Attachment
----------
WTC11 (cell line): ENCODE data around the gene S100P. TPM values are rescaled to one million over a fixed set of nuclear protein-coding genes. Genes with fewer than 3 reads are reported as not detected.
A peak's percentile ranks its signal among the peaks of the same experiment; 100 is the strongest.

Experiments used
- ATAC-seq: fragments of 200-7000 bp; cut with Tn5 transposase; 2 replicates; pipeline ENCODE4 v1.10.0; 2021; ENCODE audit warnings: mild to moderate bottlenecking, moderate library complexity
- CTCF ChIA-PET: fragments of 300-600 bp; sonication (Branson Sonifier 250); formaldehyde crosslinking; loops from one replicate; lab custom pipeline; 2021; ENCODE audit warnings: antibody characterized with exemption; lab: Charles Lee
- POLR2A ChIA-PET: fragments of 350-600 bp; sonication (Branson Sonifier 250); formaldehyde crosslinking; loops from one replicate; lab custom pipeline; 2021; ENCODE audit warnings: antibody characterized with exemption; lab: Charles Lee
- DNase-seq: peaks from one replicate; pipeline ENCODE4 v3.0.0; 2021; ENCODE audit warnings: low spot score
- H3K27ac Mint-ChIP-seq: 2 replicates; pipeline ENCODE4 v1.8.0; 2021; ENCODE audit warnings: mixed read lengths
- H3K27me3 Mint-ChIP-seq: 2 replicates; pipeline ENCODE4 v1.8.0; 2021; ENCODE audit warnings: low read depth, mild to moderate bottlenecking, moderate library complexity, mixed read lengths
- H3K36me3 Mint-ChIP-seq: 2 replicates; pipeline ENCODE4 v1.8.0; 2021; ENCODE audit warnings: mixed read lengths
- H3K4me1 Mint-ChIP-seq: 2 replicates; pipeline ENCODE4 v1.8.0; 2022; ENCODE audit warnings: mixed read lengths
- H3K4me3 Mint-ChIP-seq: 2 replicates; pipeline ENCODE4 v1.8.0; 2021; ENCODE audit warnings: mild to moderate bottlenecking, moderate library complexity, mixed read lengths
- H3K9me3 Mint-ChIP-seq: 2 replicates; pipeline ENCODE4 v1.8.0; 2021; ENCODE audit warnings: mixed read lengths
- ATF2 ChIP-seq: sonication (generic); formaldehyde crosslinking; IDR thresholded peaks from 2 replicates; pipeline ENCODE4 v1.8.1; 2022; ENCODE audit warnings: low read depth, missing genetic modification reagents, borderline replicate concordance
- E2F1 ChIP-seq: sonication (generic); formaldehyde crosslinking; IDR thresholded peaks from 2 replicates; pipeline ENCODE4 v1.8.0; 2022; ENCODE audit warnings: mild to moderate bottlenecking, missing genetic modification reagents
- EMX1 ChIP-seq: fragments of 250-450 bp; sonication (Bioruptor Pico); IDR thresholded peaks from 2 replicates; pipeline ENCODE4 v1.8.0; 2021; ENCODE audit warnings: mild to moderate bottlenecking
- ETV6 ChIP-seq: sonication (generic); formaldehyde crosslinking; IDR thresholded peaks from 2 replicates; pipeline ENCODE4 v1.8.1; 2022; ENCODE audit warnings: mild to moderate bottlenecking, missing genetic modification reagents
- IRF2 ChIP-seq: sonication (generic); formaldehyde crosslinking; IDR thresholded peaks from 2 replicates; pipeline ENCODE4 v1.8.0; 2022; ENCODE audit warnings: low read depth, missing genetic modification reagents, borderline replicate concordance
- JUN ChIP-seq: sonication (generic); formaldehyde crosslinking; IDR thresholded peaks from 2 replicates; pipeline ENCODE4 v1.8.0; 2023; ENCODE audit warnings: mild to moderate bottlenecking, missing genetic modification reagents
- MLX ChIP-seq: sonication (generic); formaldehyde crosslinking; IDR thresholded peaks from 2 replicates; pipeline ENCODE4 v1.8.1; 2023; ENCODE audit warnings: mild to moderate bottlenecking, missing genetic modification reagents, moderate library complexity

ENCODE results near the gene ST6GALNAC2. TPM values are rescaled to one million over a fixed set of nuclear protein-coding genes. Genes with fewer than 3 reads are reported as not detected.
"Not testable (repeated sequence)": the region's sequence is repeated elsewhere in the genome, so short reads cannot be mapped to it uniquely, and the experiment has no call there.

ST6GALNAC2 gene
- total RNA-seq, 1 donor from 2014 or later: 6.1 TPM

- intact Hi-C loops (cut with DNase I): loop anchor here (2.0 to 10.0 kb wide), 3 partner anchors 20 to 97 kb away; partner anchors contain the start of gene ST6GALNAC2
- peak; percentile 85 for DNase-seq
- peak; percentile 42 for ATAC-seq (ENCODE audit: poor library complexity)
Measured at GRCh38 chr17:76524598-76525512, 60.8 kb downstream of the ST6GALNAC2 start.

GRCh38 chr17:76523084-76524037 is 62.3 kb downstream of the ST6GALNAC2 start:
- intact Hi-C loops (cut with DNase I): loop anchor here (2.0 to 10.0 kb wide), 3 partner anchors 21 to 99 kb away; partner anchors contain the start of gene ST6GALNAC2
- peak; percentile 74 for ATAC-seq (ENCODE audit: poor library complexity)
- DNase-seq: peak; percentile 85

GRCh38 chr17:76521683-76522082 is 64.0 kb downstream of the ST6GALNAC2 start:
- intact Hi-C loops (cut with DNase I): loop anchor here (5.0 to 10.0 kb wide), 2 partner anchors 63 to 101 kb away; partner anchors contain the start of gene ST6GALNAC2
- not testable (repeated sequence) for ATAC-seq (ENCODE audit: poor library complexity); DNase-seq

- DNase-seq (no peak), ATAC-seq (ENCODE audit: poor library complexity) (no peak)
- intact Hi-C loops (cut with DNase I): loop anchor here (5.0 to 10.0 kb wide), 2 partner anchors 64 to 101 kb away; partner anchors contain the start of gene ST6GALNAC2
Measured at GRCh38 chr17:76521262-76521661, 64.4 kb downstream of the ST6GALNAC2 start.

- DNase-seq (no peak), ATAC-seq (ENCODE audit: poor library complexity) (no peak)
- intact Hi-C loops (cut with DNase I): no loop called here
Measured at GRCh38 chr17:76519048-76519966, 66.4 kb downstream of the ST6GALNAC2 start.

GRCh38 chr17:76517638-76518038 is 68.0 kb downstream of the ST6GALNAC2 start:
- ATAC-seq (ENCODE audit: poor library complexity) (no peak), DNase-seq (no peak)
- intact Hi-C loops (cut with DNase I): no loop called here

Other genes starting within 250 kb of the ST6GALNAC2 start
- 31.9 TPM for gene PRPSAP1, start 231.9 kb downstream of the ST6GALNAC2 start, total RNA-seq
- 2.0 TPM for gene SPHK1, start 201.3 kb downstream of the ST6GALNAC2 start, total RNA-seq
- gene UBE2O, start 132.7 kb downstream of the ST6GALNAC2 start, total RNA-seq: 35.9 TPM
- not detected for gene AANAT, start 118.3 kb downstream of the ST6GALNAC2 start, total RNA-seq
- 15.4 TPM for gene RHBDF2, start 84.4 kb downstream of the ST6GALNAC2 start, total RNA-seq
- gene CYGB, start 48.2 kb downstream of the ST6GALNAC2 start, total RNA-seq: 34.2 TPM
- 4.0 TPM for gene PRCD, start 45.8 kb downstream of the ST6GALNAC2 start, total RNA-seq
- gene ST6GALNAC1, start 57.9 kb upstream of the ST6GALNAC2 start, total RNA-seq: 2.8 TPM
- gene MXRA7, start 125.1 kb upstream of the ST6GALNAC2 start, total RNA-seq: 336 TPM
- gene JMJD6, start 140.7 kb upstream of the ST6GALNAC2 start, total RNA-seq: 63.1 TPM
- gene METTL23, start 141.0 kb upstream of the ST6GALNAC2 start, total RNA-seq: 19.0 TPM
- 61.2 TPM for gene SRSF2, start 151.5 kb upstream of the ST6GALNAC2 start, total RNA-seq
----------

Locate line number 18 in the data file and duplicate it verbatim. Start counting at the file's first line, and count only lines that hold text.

- IRF2 ChIP-seq: sonication (generic); formaldehyde crosslinking; IDR thresholded peaks from 2 replicates; pipeline ENCODE4 v1.8.0; 2022; ENCODE audit warnings: low read depth, missing genetic modification reagents, borderline replicate concordance